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The Honolulu Advertiser
Posted on: Tuesday, May 30, 2006

Perpetuating story of wartime freedom

By Sue Kiyabu
Special to The Advertiser


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Bestsellers Books & Music 1001 Bishop St.

12:30 p.m. today; 528-2378

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Ohio native Robert Asahina says while writing his book he learned how the Japanese-American and 442nd experience is different in Hawai'i and on the Mainland.

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"I realized as I got older that I knew practically nothing about this story," says Robert Asahina, the author of the new book "Just Americans: How Japanese Americans Won a War at Home and Abroad" (Gotham Books, $27.50).

"My father, who was in the Army, was not in the 442nd. I had an uncle who was in the 442nd, but I was not very close to him. So the story was brand new for me," said Asahina by phone from San Francisco, one of the stops on his book tour. "That's probably not the case in Hawai'i, but on the Mainland, the 442nd is not well known."

In Hawai'i, many may find it incredible that the story of the 100th Battalion, 442nd Regimental Combat unit, could be unfamiliar. But even here, these days the majority of references to the 442nd are found in obituaries. The overseas battles, the struggles with racism, the initial infighting between the Hawai'i and Mainland soldiers the details are fading, like the "old soldier" cliche.

In "Just Americans," Asahina tells the story of "18- and 20-year-old kids" who volunteer to fight for a military that at one point won't even take them. They go on to become the most highly decorated unit in military history for its size and length of service. He frames their stories against the political backdrop of war, racism and relocation centers. He will read from his book today at Bestsellers, downtown.

"On the Mainland, the story that's well known is the story of the relocation, and that has so overshadowed the Mainland understanding of what Japanese-Americans did," says Asahina, who is currently a visiting scholar at the Asian/Pacific/American Studies Program at New York University. "The story of what they did as soldiers has really gotten lost. And my argument is that (it was) what they did as soldiers, the achievements of what they did as soldiers, that was actually responsible for freeing (Japanese-Americans) from the camps. That's a connection that I have not seen before."

When, in 2000, President Clinton upgraded 22 Asian-American World War II veterans with Medals of Honor, the story piqued Asahina's interest. After two years of initial research and meeting with veterans, he began a four-year process of research and writing, which included two visits to Hawai'i.

He interviewed "quite a few" of the surviving members of the group, including his uncle, who died shortly after. Asahina, who grew up in Ohio, says his family didn't discuss World War II in a personal context, because they were not as affected as others. Asahina's parents were not relocated.

"Many of my relatives had been through the relocation camps," he says, "but they never really spoke of it." Asahina says his uncle "was sort of a typical Mainland Japanese-American man, in that he really didn't have much to say. War had been a terrible experience for him, but he went on and made a good life. When I specifically asked what he went through or what he remembered, he was very reserved."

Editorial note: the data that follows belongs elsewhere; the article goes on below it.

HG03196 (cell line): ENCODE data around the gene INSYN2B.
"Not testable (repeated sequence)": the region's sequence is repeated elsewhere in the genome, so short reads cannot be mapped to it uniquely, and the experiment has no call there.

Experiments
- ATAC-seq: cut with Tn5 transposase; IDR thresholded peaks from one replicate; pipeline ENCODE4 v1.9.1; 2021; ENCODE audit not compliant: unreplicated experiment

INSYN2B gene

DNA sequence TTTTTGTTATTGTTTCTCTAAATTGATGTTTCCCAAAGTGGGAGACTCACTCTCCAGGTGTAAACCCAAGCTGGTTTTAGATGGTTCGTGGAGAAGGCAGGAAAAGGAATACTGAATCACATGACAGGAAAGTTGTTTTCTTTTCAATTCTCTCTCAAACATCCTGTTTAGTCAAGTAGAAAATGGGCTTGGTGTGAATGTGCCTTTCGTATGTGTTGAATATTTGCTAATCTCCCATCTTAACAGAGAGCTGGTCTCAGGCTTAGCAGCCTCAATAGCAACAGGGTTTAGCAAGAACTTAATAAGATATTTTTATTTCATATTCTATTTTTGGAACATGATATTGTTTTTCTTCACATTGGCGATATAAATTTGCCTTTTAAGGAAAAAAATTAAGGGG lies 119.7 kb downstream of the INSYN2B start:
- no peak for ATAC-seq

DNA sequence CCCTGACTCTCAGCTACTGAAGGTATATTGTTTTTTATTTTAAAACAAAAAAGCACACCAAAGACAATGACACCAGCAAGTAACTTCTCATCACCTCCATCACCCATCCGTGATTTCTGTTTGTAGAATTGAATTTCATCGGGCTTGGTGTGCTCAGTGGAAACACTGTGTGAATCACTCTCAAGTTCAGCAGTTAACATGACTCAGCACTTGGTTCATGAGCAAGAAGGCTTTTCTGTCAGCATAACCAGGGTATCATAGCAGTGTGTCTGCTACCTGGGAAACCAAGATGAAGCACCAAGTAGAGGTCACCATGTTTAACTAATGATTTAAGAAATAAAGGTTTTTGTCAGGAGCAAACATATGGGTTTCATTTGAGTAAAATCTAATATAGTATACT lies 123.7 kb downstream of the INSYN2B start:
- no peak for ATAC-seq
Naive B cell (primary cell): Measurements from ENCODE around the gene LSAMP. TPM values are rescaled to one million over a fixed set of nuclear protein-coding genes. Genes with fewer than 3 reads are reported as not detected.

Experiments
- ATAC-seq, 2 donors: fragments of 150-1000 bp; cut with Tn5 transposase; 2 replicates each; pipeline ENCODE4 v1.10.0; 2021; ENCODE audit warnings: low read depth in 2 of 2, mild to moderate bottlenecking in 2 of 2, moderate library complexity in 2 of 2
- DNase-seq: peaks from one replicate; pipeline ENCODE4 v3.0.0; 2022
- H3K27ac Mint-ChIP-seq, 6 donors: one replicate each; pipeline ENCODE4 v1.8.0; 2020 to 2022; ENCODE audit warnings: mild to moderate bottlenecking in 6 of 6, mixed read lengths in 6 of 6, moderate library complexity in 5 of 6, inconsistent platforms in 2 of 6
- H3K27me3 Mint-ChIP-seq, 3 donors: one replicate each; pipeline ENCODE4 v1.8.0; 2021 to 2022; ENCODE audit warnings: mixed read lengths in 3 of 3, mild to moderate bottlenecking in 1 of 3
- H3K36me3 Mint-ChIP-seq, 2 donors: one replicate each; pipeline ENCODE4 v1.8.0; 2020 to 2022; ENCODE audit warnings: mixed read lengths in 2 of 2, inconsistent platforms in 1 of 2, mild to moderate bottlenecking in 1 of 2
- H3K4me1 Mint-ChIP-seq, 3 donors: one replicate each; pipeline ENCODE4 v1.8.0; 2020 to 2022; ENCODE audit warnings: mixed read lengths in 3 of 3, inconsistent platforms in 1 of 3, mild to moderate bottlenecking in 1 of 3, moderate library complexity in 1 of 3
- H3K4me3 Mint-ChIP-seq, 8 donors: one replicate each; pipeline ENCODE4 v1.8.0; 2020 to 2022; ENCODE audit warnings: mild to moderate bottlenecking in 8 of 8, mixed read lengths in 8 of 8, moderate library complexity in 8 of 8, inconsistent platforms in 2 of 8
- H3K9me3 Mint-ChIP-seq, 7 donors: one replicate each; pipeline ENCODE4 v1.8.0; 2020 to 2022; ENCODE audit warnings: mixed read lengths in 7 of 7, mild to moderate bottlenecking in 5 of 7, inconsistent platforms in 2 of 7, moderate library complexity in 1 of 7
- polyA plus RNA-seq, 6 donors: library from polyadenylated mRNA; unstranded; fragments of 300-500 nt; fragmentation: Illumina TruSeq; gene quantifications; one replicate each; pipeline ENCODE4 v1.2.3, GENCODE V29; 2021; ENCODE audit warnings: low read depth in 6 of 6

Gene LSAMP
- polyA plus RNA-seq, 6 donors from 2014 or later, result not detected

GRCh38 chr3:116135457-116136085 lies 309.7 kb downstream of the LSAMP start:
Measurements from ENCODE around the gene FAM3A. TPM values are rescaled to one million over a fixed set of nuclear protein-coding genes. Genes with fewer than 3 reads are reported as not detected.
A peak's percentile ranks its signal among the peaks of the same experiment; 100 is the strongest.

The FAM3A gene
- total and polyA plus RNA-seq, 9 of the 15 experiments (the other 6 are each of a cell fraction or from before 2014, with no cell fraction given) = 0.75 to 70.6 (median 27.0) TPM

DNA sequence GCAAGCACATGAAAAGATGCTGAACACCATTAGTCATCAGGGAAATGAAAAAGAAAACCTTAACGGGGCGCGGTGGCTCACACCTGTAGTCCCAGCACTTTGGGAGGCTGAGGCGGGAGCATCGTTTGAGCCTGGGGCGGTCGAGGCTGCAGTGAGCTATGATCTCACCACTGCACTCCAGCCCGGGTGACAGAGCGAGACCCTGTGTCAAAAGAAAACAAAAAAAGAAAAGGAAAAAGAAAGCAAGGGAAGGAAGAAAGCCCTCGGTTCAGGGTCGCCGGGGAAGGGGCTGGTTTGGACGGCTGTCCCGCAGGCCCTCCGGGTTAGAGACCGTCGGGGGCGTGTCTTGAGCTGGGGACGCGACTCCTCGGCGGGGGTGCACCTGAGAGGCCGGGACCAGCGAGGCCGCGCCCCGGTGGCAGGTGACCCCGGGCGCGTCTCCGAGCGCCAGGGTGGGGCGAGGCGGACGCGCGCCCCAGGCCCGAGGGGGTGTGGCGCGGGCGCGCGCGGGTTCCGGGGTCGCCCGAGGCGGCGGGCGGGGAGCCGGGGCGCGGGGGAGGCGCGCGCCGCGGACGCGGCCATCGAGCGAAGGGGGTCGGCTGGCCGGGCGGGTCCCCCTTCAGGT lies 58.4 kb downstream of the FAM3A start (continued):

Asahina says he commonly encountered that reticence until he got to Hawai'i.

"That was my experience, with the exception of the guys in Hawai'i, who were very eager to talk," Asahina says, chuckling. "They have that phrase in pidgin 'talk story' and they would get together and talk story."

The contrast could be attributed to the "difference between being the minority culture versus being the majority culture," he says.

When Hawai'i's Japanese-American soldiers departed for the Mainland, 15,000 people gathered at 'Iolani Palace for their send-off. At that time, Japanese-Americans made up nearly 40 percent of the Islands' population. They sent their boys 10,000 of them initially volunteered off with money, lei and good wishes.

On the Mainland, Japanese-American volunteers came from relocation centers, from families who had everything taken from them. Japanese-Americans on the Mainland represented less than "one-tenth of 1 percent." Asahina captures the amusing differences between the groups in a chapter called "Kotonk V. Buddhahead."

Eventually, they bond and in less than two years, the 442nd "had participated in seven major campaigns in Italy and France, received seven Presidential Distinguished Unit Citations, and suffered 9,486 casualties."

The 100th Battalion, 442nd Regimental Combat unit stands out in American military history as a segregated Japanese-American unit fighting to be recognized as simply Americans. Whether the burden of history initially weighed so heavily with each soldier remains unclear. But history, Asahina says, is not made with intentions.

What most struck him "was that in the end, regardless of what people said, or what their motives were, their actions ended up speaking louder," Asahina says. "What they ended up doing and why I called the book 'Just Americans,' is that they wound up acting like, just Americans.

"They took on the responsibility of citizenship and regardless of their background, or their culture ... they acted as individuals. They had freedoms' will. They made choices and their choices said, 'I'm an American just like you guys.'"